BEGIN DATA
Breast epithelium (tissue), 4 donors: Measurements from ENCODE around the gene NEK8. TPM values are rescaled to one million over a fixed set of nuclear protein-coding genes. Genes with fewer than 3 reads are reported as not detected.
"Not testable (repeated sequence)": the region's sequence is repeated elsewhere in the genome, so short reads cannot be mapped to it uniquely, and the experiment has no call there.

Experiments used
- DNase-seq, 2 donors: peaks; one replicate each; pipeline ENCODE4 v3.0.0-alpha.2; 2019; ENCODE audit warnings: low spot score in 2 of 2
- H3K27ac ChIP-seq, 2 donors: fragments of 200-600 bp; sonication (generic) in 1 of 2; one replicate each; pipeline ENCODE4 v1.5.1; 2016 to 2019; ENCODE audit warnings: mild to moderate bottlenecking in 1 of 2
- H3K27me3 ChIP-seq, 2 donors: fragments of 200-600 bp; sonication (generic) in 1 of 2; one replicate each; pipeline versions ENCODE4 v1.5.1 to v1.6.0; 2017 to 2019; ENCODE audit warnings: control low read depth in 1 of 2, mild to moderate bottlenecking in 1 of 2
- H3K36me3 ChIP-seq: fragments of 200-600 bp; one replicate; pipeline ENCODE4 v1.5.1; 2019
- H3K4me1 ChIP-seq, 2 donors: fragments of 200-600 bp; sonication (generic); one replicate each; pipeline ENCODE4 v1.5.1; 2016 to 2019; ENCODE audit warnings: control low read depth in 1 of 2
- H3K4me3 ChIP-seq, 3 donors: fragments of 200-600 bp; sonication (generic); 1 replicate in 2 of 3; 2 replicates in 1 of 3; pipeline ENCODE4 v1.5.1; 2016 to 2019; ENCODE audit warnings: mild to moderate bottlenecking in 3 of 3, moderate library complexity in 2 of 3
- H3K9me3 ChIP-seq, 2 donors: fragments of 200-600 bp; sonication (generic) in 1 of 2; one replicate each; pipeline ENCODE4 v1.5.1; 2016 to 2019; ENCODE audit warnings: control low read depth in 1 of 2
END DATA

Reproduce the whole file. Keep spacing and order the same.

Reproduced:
Breast epithelium (tissue), 4 donors: Measurements from ENCODE around the gene NEK8. TPM values are rescaled to one million over a fixed set of nuclear protein-coding genes. Genes with fewer than 3 reads are reported as not detected.
"Not testable (repeated sequence)": the region's sequence is repeated elsewhere in the genome, so short reads cannot be mapped to it uniquely, and the experiment has no call there.

Experiments used
- DNase-seq, 2 donors: peaks; one replicate each; pipeline ENCODE4 v3.0.0-alpha.2; 2019; ENCODE audit warnings: low spot score in 2 of 2
- H3K27ac ChIP-seq, 2 donors: fragments of 200-600 bp; sonication (generic) in 1 of 2; one replicate each; pipeline ENCODE4 v1.5.1; 2016 to 2019; ENCODE audit warnings: mild to moderate bottlenecking in 1 of 2
- H3K27me3 ChIP-seq, 2 donors: fragments of 200-600 bp; sonication (generic) in 1 of 2; one replicate each; pipeline versions ENCODE4 v1.5.1 to v1.6.0; 2017 to 2019; ENCODE audit warnings: control low read depth in 1 of 2, mild to moderate bottlenecking in 1 of 2
- H3K36me3 ChIP-seq: fragments of 200-600 bp; one replicate; pipeline ENCODE4 v1.5.1; 2019
- H3K4me1 ChIP-seq, 2 donors: fragments of 200-600 bp; sonication (generic); one replicate each; pipeline ENCODE4 v1.5.1; 2016 to 2019; ENCODE audit warnings: control low read depth in 1 of 2
- H3K4me3 ChIP-seq, 3 donors: fragments of 200-600 bp; sonication (generic); 1 replicate in 2 of 3; 2 replicates in 1 of 3; pipeline ENCODE4 v1.5.1; 2016 to 2019; ENCODE audit warnings: mild to moderate bottlenecking in 3 of 3, moderate library complexity in 2 of 3
- H3K9me3 ChIP-seq, 2 donors: fragments of 200-600 bp; sonication (generic) in 1 of 2; one replicate each; pipeline ENCODE4 v1.5.1; 2016 to 2019; ENCODE audit warnings: control low read depth in 1 of 2